December 12, 2012

In Our Time

BBC Radio 4


Rationality, Optimism and the Good Society

Aristotle's Politics


In Our Time

Melvyn Bragg (1939)

  • Zeno's Paradoxes, 29 September 2016.
  • Rudyard Kipling, 16 October 2014.
  • Bertrand Russell, 6 December 2012.
  • Game Theory, 5 April 2012.
  • George Fox and the Quakers, 10 May 2012.
    Justin Champion: Professor of the History of Early Modern Ideas, Royal Holloway, University of London.

    [The lasting influence of Quakerism was] their commitment, first to equality, but also to personal conviction.
    This model we have today — that as individuals, we need to have a set of beliefs, and we need to hold them sincerely, and be prepared to be prepared to defend them — can be traceable to that Quaker conviction in the 1650's that you will put your life on the line.
    You have the possibility to be godly and good, to be optimistic.
    Its a non-sacred principle that, in the end, comes out of that tradition …
    Some of those early Quakers are friends with Spinoza.
    They recognize that there is a rationality in human beings that is optimistic.
    If we use that rationality, and defend it, we will have a good society.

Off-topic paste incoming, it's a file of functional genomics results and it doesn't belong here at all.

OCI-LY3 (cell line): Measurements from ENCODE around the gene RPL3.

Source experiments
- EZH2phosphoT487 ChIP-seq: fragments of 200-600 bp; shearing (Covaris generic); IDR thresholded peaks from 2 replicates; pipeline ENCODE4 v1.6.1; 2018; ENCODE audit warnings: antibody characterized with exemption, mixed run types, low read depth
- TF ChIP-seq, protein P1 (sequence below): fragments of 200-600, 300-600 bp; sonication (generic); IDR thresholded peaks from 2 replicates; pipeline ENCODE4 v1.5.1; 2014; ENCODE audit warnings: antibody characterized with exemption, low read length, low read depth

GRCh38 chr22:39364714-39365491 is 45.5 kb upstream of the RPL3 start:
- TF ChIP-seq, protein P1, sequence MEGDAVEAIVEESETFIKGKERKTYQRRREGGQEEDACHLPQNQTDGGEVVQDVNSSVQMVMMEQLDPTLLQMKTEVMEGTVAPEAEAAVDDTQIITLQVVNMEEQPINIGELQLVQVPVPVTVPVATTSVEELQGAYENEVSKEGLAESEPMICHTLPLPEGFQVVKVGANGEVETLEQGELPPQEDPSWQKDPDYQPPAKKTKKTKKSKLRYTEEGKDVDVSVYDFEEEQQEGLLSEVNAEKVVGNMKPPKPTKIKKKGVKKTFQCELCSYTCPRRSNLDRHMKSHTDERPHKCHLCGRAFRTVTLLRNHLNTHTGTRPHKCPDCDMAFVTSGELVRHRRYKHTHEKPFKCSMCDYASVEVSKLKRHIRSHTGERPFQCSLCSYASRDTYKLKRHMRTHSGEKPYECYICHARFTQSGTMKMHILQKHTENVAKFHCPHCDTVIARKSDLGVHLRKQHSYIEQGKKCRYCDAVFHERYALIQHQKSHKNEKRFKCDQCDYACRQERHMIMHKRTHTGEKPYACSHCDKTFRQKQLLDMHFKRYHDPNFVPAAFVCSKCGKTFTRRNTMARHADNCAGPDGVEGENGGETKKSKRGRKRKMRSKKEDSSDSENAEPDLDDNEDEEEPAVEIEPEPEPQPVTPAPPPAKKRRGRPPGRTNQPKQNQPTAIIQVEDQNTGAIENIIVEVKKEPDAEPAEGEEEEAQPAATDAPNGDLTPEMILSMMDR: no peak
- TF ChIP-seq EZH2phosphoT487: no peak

• Benjamin Franklin, 1 March 2012.

    He disagrees with the Tea Party.
    He even offers to pay back the Tea bill himself … if it will right things with the authorities.

  • Conductors, 23 February 2012.
  • Erasmus, 9 February 2012.
  • The Scientific Method, 26 January 2012.
  • The Continental-Analytic Split, 10 November 2011.
  • David Hume, 6 October 2011.
  • Islamic Law, 5 May 2011.
  • Cogito Ergo Sum, 28 April 2011.
  • The Neutrino, 14 April 2011.
  • Free Will, 10 March 2011.
  • The Age of the Universe, 3 March 2011.
  • Random and Pseudorandom, 13 January 2011.
  • Women and Enlightenment Science, 4 November 2010.
  • Logic, 21 October 2010.
  • Imaginary Numbers, 23 September 2010.
  • Edmund Burke, 3 June 2010.
  • The Cool Universe, 6 May 2010.
  • The Infant Brain, 4 March 2010.
  • Mathematics' Unintended Consequences, 11 February 2010.
  • Mary Wollstonecraft, 31 December 2009.
  • Sparta, 19 November 2009.
  • Thoreau and the American Idyll, 15 January 2009.
  • Logical Positivism, 2 July 2009.
  • The Consolation of Philosophy, 1 January 2009.
  • The Physics of Time, 18 December 2008.
  • Aristotle’s Politics, 6 November 2008.
    Angie Hobbs (1961): Associate Professor in Philosophy, University of Warwick.